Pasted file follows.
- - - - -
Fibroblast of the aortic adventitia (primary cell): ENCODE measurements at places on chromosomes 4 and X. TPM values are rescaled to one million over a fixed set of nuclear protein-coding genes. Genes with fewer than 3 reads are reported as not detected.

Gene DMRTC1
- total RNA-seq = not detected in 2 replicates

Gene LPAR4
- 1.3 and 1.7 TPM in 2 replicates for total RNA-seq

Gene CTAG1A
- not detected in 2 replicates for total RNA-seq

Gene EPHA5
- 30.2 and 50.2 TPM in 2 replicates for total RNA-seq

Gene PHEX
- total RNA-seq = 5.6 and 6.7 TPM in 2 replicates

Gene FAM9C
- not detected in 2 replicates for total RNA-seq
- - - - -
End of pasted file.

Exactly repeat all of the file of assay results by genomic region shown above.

Fibroblast of the aortic adventitia (primary cell): ENCODE measurements at places on chromosomes 4 and X. TPM values are rescaled to one million over a fixed set of nuclear protein-coding genes. Genes with fewer than 3 reads are reported as not detected.

Gene DMRTC1
- total RNA-seq = not detected in 2 replicates

Gene LPAR4
- 1.3 and 1.7 TPM in 2 replicates for total RNA-seq

Gene CTAG1A
- not detected in 2 replicates for total RNA-seq

Gene EPHA5
- 30.2 and 50.2 TPM in 2 replicates for total RNA-seq

Gene PHEX
- total RNA-seq = 5.6 and 6.7 TPM in 2 replicates

Gene FAM9C
- not detected in 2 replicates for total RNA-seq